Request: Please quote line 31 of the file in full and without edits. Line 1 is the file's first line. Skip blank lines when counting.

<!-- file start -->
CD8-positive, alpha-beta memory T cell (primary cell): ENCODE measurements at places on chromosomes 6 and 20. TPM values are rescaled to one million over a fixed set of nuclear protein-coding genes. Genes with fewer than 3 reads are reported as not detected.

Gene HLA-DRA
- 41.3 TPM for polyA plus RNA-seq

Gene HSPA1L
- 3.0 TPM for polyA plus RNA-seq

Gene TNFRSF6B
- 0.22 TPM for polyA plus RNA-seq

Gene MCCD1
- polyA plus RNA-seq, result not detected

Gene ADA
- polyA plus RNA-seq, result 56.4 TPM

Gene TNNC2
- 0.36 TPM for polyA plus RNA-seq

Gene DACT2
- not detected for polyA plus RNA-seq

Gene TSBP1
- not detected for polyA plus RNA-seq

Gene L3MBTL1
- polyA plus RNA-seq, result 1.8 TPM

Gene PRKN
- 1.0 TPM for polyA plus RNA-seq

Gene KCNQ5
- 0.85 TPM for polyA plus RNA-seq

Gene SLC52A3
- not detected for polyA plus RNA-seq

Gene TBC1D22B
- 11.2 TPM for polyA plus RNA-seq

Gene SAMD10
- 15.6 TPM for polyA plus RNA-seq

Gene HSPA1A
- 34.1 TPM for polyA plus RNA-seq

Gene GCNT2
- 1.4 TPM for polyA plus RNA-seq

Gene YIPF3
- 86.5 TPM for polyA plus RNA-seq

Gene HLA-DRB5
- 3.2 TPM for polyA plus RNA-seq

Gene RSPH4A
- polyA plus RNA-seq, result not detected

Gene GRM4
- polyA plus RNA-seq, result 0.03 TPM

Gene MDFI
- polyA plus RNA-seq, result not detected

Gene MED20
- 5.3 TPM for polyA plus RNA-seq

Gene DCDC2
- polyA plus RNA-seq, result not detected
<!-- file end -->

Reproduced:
- 34.1 TPM for polyA plus RNA-seq